Excess computing power. Most people have it, be it that spare laptop that's sitting around somewhere, be it some meters of pre-filled server racks because first thing the project planner knew was that he'd need massive CPU power, RAM and disk space for his new project. What project? Nevermind, we'll get that server racks put to use eventually (or any grade of excess computing power between these two). We can leave that computing power where it is, if it's not powered up it's just eating space and valuable resources that don't matter much taken by one but are huge when considered altogether.
Enter: Golem Network Token
Sometimes, people or projects need a little extra computing capacity but as pointed out above, holding excess computing capacity is a huge waste of resources. Cloud Service providers like Microsoft, Google and Amazon took a step in the right direction by sharing computing capacitiy amongst users, each one living in a sandboxed environment (well, maybe. Think Meltdown and Spectre and you'll get the picture). Many Distributed Computing projects developed their own client software for their needs, most prominent being SETI@home, each form of distributed computing having their own downsides: Projects like SETI need a very specific client software and users actively seeking to integrate their computing power with the project, "cloud computing" providers share the market amongst a few big companies which are all-to-eager to shut your account down if it seems to be violating their Terms of Service or if management doesn't like the looks of your nose. While the very specific client software is not bad by design, depending on a company to like you is something you should try to avoid.
How does it work? Front.
Seen from the front, Golem Network makes a good job of applying the KISS principle: People having excess computing power may add it to the network in the role of being a provider, the interface allows to select the maximum capacity provided to the Golem Network and always leaves 1 processor core and some RAM unused to allow emergency access to the system even if the Golem Client should lock up everything else. People in need of computing power join the network as Requestors, describe their task and set a maximum bounty for the entire task to be done (should the Providers ask for less, you may even get your task done cheaper than expected - but you always know what the maximum cost of the task submitted will be). While providing and requesting excess capacity are rather simple tasks, Developers are the people who connect both sides by designing programs to be run on the Golem Network. Simple as that.
How does it work? Back.
Developers provide a set of detailed computing instructions for the Provider and instructions the Requestor can hook into; a Software Development Framework allows for usage of common Golem libraries to provide networking and security features as well as abstractions for the computations to be Operating System- and Architecture-independent. Providers install the Golem Client on their machines and decide, how much of their capacity they want to offer and what their minimum fee is. The latter is a rather important setting as every Provider has his own economic neighborhood in which capacity is provided: Using Mongolia's cost structure to decide on a fixed fee for US-american data centers just doesn't work out. Requestors sent out data packets which contain data and instructions that fit into the hooks a developer built into their software; they decide on a maximum fee they are willing to pay.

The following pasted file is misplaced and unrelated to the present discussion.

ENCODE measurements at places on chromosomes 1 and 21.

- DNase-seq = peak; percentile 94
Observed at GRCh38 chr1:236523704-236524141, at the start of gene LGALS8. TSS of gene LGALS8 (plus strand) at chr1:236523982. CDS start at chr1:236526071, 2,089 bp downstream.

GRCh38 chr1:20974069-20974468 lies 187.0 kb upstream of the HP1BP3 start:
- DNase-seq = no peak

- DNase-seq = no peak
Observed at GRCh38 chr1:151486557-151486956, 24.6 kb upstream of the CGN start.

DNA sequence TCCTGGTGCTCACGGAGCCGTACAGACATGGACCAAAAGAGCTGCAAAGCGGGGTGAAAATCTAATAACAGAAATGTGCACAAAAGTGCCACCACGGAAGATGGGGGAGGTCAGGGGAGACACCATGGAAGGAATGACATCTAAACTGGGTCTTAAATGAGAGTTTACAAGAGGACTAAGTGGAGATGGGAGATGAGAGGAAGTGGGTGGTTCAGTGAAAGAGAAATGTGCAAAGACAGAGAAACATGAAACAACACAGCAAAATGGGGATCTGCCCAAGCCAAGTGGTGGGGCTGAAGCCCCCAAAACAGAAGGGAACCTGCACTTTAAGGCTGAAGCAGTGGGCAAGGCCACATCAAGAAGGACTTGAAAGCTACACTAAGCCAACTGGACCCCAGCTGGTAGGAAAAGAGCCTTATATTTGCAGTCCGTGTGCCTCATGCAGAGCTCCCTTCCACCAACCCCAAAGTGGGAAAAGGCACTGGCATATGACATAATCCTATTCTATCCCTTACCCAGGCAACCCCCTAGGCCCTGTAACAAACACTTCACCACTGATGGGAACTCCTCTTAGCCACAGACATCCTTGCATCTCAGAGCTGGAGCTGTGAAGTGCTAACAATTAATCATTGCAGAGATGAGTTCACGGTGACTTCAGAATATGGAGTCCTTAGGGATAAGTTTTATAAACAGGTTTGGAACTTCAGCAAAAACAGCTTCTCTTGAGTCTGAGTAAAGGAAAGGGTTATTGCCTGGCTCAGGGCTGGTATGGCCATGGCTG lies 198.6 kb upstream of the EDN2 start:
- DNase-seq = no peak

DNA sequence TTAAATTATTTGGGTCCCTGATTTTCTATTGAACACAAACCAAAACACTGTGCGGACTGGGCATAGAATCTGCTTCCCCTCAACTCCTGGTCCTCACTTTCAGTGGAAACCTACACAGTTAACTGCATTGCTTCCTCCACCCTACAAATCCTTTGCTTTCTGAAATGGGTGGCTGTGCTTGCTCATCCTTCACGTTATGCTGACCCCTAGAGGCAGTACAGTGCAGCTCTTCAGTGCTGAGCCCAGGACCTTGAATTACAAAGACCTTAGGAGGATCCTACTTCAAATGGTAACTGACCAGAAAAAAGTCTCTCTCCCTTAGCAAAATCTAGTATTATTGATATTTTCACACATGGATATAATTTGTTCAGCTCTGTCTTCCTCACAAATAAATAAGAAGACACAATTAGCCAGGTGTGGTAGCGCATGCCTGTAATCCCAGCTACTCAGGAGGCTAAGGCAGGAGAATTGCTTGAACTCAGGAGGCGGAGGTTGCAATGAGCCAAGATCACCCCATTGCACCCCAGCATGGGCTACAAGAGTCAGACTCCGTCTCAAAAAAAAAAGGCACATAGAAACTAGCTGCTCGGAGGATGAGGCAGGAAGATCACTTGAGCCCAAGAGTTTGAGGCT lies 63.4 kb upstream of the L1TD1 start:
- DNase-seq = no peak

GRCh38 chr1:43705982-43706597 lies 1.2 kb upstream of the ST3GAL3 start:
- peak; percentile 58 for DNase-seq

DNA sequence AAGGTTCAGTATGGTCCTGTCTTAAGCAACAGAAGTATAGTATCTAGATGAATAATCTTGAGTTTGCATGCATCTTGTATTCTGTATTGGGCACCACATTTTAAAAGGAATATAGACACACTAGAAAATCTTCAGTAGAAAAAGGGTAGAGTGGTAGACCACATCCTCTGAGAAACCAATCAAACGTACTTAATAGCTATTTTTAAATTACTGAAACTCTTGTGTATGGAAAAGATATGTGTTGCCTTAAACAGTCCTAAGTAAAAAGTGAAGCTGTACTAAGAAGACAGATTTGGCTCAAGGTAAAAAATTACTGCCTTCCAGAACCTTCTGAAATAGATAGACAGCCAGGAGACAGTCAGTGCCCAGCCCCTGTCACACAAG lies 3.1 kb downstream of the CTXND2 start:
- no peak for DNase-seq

As the Golem Network is decentralized, trusting other parties to do their job right is not advised: Part of the developers' job is to create a testing engine which automatically checks incoming results for plausibility and downright miscalculations. On Provider systems, the Golem Client creates a secure enclave which is supposed to protect the Requestor's tasks from the host system [You read that correctly: While the common approach to security is protecting the host system from outward influences, Golem Network put some effort into protecting the guest task from being influenced by the host system] and a container which is supposed to protect the providers' system from getting compromised. Once results are returned, the Requestor system checks the result to ensure the processed data works out the way it is supposed to. All the while, a series of Smart Contracts handles the distribution of computing capacity according to Requestors' queue and distributes tasks among Provider systems and makes sure everyone is getting paid their share.
What's coming up?
The first practical deployment of Golem software is splitting 3D (CGI) rendering into many small tasks which can be handled by the Golem Network; next on radar is a framework for Machine Learning. In the long run, you may rent computing capcity to perform any tasks you may wish to compute. Think "Decentralized Distributed Computing" along with "Decentralized Data Storage" such as IPFS. Got an idea of what this project may grow to?
By providing access to my computer systems to total strangers, I take a serious risk of having my machine compromised; by processing data other people have computed for me, I need to trust them not to have put malicious code inside as any secure enclave or container may be bugged to allow breaking out of the container/into the enclave. The Golem Network faces this risk by having several enrolled IT security specialists with a good track record of prior achievements. While researching for this blog post, I found the Golem Chat very helpful and kindly providing links to further details. Altogether, the project has a sound task alongside a great team considering detailed risks your computer, be it Requestor or Provider, may face.
Definitely a project worth keeping an eye on :)